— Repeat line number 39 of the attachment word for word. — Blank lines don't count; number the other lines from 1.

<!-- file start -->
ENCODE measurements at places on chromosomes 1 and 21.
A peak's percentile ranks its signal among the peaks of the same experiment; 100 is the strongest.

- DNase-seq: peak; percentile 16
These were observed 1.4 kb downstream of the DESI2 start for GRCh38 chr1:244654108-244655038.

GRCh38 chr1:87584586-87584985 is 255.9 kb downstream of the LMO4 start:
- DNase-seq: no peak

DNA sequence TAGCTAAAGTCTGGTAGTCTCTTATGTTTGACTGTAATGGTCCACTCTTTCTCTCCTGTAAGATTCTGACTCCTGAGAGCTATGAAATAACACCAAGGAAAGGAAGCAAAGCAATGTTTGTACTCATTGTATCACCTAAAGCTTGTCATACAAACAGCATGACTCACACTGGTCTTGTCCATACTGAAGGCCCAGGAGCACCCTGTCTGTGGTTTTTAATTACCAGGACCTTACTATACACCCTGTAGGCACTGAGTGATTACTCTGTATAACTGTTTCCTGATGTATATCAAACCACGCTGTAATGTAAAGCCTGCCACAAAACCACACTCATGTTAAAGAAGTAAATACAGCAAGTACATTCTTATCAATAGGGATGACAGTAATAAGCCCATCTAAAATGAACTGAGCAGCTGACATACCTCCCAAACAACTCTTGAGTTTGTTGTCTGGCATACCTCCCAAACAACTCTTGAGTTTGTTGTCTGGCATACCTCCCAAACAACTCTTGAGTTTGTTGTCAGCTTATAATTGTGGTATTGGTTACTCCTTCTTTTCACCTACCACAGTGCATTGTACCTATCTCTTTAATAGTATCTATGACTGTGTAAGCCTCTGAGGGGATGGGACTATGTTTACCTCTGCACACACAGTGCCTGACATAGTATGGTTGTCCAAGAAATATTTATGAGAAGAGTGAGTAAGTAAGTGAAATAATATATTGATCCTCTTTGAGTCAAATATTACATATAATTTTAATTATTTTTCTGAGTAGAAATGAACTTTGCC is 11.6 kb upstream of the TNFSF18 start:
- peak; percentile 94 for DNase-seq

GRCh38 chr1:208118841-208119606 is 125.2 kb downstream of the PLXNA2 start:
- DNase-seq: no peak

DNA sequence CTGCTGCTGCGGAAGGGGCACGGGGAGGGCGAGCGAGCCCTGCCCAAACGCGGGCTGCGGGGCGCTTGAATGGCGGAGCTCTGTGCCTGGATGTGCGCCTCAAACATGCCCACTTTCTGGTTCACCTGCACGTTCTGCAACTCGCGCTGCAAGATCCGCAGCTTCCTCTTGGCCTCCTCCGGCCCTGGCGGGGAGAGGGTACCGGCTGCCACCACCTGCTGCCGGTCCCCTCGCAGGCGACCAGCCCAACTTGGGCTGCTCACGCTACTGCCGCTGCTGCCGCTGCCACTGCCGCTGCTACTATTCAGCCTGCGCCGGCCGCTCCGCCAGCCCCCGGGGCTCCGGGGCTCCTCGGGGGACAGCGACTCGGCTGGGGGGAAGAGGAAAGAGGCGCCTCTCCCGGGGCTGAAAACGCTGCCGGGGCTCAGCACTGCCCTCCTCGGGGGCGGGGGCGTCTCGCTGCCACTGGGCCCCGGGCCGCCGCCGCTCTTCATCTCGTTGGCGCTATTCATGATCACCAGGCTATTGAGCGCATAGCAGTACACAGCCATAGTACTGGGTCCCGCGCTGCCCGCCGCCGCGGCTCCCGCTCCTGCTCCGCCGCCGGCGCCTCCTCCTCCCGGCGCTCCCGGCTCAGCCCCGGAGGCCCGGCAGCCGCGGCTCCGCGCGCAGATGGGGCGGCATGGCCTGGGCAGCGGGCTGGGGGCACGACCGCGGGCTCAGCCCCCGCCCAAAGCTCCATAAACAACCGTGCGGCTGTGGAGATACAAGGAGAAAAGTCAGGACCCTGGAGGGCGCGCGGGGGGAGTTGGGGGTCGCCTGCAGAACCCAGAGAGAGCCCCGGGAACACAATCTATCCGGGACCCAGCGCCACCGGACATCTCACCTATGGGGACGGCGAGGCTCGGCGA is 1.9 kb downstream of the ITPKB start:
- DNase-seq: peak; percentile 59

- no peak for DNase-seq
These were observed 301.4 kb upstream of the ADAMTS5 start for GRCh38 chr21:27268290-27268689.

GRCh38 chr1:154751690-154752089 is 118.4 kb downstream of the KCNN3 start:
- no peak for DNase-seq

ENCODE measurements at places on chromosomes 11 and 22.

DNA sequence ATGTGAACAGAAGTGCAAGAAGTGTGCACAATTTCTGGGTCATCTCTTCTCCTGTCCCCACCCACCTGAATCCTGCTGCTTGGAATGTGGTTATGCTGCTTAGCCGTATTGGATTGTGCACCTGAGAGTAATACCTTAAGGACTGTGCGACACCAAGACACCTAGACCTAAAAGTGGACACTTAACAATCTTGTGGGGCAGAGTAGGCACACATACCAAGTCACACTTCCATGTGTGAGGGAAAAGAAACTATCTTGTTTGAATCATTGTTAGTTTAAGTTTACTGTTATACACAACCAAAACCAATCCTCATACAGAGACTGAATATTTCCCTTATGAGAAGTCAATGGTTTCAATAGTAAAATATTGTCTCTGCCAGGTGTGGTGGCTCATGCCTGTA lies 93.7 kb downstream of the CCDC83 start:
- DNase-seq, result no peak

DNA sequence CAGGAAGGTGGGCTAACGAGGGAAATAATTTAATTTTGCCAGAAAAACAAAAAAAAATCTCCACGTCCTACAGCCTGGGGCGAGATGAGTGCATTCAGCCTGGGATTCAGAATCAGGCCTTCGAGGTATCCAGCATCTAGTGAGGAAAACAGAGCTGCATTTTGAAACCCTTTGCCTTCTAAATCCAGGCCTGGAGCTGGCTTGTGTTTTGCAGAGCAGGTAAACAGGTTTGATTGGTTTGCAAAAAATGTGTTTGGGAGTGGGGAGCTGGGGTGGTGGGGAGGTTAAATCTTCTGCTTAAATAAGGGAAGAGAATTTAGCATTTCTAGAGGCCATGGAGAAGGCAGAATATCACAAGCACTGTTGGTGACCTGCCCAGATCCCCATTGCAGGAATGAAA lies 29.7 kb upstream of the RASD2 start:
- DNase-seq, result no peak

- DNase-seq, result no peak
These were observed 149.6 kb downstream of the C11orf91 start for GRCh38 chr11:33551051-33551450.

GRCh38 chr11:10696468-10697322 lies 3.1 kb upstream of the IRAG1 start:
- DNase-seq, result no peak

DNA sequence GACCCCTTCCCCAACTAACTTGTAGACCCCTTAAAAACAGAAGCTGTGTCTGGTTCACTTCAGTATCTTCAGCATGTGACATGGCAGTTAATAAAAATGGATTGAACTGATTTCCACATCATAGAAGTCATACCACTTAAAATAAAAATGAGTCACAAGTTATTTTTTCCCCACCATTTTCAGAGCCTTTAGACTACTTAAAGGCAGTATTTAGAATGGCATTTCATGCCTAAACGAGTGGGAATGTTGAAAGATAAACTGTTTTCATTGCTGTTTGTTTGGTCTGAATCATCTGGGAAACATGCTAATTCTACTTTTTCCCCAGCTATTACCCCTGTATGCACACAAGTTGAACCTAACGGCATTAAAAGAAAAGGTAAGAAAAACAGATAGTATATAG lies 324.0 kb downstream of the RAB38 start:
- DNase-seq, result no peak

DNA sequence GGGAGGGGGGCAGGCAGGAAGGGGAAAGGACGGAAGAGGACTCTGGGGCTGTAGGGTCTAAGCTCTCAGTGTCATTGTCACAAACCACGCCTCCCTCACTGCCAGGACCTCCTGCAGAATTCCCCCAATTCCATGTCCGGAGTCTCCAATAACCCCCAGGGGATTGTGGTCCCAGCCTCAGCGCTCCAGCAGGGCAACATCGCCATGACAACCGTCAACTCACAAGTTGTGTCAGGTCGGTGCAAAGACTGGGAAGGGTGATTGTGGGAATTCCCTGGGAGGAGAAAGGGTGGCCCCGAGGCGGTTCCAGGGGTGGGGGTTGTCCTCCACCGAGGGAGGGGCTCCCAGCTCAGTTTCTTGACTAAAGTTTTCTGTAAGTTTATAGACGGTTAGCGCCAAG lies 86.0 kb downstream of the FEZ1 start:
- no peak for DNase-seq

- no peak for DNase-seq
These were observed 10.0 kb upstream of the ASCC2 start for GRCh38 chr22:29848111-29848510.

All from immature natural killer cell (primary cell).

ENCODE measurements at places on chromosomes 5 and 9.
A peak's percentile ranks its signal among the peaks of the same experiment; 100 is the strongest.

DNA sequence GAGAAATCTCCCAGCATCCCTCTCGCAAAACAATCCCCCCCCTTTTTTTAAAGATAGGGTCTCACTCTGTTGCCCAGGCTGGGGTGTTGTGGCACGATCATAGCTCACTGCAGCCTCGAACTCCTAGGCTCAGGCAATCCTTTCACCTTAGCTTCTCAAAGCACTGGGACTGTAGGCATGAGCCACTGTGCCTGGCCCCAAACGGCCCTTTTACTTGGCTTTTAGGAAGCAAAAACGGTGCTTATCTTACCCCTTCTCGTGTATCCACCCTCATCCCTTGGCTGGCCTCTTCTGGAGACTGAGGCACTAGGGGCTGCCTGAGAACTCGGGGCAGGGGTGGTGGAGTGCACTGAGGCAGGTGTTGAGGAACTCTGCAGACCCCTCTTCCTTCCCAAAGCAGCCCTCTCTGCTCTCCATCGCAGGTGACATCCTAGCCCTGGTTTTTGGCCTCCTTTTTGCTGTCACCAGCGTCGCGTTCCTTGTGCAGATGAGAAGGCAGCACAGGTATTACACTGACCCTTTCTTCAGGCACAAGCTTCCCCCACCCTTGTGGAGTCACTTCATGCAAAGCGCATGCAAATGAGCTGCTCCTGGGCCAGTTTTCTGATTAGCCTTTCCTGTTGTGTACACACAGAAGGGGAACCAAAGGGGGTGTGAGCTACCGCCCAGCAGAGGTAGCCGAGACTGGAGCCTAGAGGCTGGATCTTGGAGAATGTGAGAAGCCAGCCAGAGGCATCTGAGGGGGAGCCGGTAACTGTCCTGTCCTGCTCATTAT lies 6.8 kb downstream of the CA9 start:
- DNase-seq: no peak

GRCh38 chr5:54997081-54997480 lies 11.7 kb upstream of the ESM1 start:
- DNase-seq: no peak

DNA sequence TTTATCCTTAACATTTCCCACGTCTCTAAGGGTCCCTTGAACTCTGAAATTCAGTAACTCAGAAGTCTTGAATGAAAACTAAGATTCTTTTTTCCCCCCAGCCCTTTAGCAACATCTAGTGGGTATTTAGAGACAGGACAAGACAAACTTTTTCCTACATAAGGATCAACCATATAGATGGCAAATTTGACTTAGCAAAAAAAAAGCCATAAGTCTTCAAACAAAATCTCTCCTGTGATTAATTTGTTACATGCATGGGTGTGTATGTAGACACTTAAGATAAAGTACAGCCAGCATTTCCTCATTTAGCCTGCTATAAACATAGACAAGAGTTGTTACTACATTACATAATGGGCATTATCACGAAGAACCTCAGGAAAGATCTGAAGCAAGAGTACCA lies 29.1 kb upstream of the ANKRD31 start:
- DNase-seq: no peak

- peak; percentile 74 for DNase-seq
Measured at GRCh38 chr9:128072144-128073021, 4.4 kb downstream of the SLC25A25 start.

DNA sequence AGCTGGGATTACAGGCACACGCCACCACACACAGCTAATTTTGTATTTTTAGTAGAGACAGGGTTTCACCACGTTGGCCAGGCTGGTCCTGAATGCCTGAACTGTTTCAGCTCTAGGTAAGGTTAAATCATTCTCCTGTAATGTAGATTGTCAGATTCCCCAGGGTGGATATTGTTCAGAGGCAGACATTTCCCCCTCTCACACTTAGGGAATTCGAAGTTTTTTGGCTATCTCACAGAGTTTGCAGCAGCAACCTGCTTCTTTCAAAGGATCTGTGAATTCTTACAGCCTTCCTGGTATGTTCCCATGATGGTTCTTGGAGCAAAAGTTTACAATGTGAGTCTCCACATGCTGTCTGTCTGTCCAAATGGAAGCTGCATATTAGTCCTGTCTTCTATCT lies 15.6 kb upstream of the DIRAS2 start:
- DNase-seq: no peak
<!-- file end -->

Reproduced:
DNA sequence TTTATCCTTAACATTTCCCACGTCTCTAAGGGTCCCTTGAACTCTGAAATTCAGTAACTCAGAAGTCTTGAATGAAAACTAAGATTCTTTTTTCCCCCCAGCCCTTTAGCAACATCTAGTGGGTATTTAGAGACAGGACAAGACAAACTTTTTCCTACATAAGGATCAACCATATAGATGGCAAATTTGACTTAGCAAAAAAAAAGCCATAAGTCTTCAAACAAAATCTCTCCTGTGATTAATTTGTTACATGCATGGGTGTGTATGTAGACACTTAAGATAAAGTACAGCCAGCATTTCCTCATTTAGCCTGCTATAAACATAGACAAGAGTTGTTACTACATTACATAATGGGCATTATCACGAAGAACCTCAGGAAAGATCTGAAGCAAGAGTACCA lies 29.1 kb upstream of the ANKRD31 start: